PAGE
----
Satisfy Your Meat Tooth!

January 1978

Secret Society of Super-Villains #12

Now I get it! So, a while back I posted this ad for Slim Jims and was puzzled about the werewolf reference. After finding this ad, it all became clear: It must’ve been part of this ad campaign, with the advertisers assuming that you’d already seen this one, and would therefore associate Slim Jims with werewolves.

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Have a happy Halloween, everyone! And if a werewolf comes after you, just toss him a Slim Jim!

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Adding a Little Flair to the Game

February 1995

X-Force #43

If you know me, you know that I’m not into sports. At all. So that means I don’t have a whole lot to say about these basketball cards.

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It seems like collector cards were huge in the ’90s, so this is just one of the many, many sets out there at the time, trying to cash in on the craze. However, these cards do sound pretty fancy, with their “dazzling ‘hi-fi’ six-color printing, lavish foil stamping and a slick, durable polyester laminate coating.” Wait a minute – hi-fi printing? Hi-fi refers to audio! Well, if these cards make sound, then I guess they’re some really deluxe collector cards!

Pop(ple) Till You Drop?

March 1988

Visionaries #3

Who out there remembers Popples? They were like the less exciting, plush version of Transformers: they could transform from a cute creature into… a ball!

Despite my current teasing, I actually did think they were pretty cool back in the day. If I remember correctly, I had a purple one, and my cousin had a basketball one (though the blue one in this ad with the guitar and the pierced ear looks pretty badass – in retrospect, I wish I’d had that one!).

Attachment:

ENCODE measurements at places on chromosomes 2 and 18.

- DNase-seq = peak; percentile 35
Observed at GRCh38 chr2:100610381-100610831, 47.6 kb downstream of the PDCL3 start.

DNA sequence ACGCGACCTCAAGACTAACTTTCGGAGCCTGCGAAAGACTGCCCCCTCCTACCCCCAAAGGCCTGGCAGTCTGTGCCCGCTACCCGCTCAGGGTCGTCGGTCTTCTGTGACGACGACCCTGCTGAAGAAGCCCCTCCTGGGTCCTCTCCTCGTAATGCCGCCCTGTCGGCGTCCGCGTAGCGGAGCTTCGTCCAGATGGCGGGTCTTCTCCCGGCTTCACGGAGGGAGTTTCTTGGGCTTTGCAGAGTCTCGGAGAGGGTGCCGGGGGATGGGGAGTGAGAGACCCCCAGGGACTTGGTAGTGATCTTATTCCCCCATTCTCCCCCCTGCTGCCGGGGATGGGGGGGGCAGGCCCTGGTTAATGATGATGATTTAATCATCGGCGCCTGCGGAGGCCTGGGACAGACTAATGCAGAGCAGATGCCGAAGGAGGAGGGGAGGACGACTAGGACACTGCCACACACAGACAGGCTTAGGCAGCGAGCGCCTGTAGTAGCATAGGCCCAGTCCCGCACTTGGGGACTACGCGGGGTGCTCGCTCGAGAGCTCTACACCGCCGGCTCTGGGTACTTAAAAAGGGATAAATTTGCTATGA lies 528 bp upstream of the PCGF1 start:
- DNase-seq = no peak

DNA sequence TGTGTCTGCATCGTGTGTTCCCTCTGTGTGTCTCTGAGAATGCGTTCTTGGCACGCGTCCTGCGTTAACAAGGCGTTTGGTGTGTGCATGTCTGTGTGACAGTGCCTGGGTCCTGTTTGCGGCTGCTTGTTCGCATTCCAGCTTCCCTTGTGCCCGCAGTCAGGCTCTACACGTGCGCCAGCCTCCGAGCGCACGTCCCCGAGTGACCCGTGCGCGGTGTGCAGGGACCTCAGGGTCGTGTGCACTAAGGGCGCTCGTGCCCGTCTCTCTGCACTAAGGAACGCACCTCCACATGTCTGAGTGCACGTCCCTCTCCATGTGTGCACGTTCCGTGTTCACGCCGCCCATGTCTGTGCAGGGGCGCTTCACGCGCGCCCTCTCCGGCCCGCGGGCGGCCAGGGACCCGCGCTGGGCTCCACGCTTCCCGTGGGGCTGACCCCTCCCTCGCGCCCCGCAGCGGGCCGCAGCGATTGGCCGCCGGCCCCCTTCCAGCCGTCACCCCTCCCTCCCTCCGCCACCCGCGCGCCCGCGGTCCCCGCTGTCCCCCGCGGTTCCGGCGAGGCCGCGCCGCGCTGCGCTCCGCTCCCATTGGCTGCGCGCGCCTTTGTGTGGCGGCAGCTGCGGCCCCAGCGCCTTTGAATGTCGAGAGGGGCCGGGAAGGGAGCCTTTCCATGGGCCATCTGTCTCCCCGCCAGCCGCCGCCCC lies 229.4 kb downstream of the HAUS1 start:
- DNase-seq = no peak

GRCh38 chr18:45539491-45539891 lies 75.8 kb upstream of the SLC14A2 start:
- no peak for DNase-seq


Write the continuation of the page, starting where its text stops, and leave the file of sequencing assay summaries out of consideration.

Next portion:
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So, I see that the name of the company that made Popples was “Those Characters from Cleveland” – while I concede that it’s certainly a descriptive company name, not exactly the catchiest company name.

 

A Touch of Evel

February 1976

Claw The Unconquered #5

I saved the best (at least in my opinion) for last – here’s the last ad I’ve got from Claw The Unconquered: Evel Knievel! He was huge in the ’70s, with all sorts of stunts, TV appearances, and – most importantly – merchandise!

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This line of toys ran from 1972 to ’77, and after releasing the Stunt Cycle in ’73, became Ideal’s best sellers! Despite being so popular, the line was dropped (along with most of Knievel’s other sponsorships) when Knievel assaulted the writer of an unflattering book about him. But the really interesting part about that? Knievel managed to beat the guy to a pulp while still recovering from a stunt gone bad, and both of his arms were in casts at the time! Now that takes determination! (Not that I’m endorsing assault or anything, but still, wow!)